History reveals that the African organizational bourgeoisie has its roots in the colonial administration. The 19th and early 20th centuries saw the emergence of the African petty bourgeoisie mostly working for the colonial administration. Among the petty bourgeoisie, children’s education was gaining ground, notably among the Creoles in Sierra Leone. For the first time in the Gold Coast, James Bannerman (the son of a Scottish father and African mother) was appointed as Justice of the Peace in 1820 and he later became lieutenant Governor. In 1864, there were already six to seven Gold Coasters practicing lawyers who used their educational capital to accumulate material wealth and these lawyers later on took the lead in the nationalist movement (Markovitz 1977: 216). School was not only the locus for the acquisition of knowledge, but also a place for networking among early African elites, notably among graduates from William Ponty of Senegal, Freetown (Cape Coast), and Lagos. They developed close ties, and used their newspapers for information exchange.
However, there were also other groups, notably the coastal merchants who were in favor of colonization because it allowed them to expand their business and power. Felix Eboué, the most famous French colonial governor was very proud of being French and loyal to France. He never encouraged rebellion against the French authority. In Senegal, the originaires guarded jealously their privilege in the electoral process and they managed to include only their friends in the election while preserving their role of mediators between the French and Creole elites and the African masses. In central Africa, Ndebele rich cattle owners purchased large areas of ranch land. Some “progressive farmers” developed market-gardening businesses near the cities. They also occupied successful positions in semi-political, semi-legal associations. All these signs indicated the making of the organizational bourgeoisie in Africa.
In his examination of class struggle in Africa, Cabrel saw three distinguished petty bourgeoisies in the making: (a) Petty bourgeoisie compromised with colonialism; (b) Nationalist and revolutionary petty bourgeoisie and; (c) The undecided petty bourgeoisie. But he believed it was only the revolutionary petty bourgeoisie that could inherit the colonial power structures in order to rule; not peasant/working class because it does not know how to read nor write. Literacy, and therefore education became key to accessing power. But, Julius Nyerere warned against the dangers inherent to such thinking (Markovitz 1977: 202-3) because this could lead to corruption and embezzlement of funds and lands at the expense of the masses.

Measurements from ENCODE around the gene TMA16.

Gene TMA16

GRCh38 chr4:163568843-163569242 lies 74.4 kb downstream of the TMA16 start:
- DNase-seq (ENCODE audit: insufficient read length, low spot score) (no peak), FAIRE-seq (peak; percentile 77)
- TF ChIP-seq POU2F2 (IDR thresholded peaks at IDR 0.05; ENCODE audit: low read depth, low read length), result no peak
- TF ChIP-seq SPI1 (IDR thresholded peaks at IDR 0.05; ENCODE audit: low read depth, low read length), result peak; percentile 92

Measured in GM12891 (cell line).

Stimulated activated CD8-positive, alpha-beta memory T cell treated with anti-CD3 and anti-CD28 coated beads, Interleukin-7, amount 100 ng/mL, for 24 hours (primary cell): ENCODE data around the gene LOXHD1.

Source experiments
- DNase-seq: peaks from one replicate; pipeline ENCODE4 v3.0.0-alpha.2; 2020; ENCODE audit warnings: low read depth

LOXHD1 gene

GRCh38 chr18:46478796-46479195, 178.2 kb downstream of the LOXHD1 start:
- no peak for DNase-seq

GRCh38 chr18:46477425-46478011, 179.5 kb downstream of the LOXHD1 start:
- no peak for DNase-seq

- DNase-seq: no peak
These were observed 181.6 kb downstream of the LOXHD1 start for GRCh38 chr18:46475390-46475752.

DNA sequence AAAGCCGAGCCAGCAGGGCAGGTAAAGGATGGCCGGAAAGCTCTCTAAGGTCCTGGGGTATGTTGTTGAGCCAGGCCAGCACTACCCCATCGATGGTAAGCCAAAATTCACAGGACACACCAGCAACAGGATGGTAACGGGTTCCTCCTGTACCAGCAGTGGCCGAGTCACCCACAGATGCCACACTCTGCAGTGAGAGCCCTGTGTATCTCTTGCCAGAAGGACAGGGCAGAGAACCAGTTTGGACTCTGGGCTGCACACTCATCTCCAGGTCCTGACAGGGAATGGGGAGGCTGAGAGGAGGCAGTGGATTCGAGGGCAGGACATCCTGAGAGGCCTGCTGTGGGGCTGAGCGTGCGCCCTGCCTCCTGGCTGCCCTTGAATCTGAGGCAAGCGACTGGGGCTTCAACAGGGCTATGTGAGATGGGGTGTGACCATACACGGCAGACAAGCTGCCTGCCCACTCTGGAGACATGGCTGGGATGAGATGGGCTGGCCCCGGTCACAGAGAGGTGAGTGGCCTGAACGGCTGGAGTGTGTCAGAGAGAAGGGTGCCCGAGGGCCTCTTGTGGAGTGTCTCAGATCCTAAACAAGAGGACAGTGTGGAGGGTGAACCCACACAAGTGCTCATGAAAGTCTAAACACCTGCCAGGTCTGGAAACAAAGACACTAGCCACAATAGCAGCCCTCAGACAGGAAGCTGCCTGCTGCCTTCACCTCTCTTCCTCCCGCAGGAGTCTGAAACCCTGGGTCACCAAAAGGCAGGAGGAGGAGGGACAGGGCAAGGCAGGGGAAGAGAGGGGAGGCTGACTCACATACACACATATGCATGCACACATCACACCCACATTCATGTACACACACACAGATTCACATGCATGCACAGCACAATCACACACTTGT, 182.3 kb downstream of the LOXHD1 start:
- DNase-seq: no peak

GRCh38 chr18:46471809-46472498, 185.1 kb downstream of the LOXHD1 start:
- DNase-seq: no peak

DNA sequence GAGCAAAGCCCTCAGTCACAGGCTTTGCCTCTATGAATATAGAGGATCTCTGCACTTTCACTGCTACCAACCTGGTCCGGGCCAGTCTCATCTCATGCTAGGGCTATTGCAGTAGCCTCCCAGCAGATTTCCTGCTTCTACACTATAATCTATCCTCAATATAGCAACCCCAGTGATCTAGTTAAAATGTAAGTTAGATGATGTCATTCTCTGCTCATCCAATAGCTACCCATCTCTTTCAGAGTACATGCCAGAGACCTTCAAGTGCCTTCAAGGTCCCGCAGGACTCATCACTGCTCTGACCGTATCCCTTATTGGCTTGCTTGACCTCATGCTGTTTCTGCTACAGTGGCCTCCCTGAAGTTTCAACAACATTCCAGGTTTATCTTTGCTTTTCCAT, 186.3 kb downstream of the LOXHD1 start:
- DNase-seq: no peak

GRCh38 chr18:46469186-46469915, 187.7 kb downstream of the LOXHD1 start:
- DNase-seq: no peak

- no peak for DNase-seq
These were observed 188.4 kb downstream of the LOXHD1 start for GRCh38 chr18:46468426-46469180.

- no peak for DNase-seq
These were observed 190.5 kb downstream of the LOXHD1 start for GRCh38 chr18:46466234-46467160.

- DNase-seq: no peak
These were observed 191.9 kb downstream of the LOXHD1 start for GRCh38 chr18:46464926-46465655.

Through these instances, Markovitz highlighted the historical conditions and ideologies that shaped the African elites/organizational bourgeoisie and its coming to power with independence. Postcolonial disillusionment was characterized by the consolidation of power of the African organizational bourgeoisie. Unable or unwilling to make clean sweep with its colonial roots, the African organizational bourgeoisie managed to control power by developing new techniques of “mass persuasion, organization, the military arts, and bureaucratic control” (Markovitz 1977: 200-1). Prior to coming to power, the African bourgeoisie was concerned with social justice, but once in power, it inherited the colonial power structures, which according to Ruth First, were incompatible with self-government, i.e., with independence (Markovitz 1977: 203). Authors like Ama Atta Aidoo, Wole Soyinka, Ayi Kwei Armah denounced such a postcolonial disenchantment in their writings and depicted the organizational bourgeoisie as oppressive and self-centered (Markovitz 199-200).
These African elites dominated post-independent African politics and economy. The post-independent African organizational bourgeoisie “grows through politics, under party systems, under military governments, from the ranks of business, and from the corporate elites that run the state, the army and the civil service.” Markovitz (1977: 205). It includes: “the top political leaders and bureaucrats, the traditional leaders and their descendants, and the leading members of liberal professionals and rising business bourgeoisie. Top members of the military and police forces are also part of this bureaucratic bourgeoisie.” (Markovitz 1977: 208)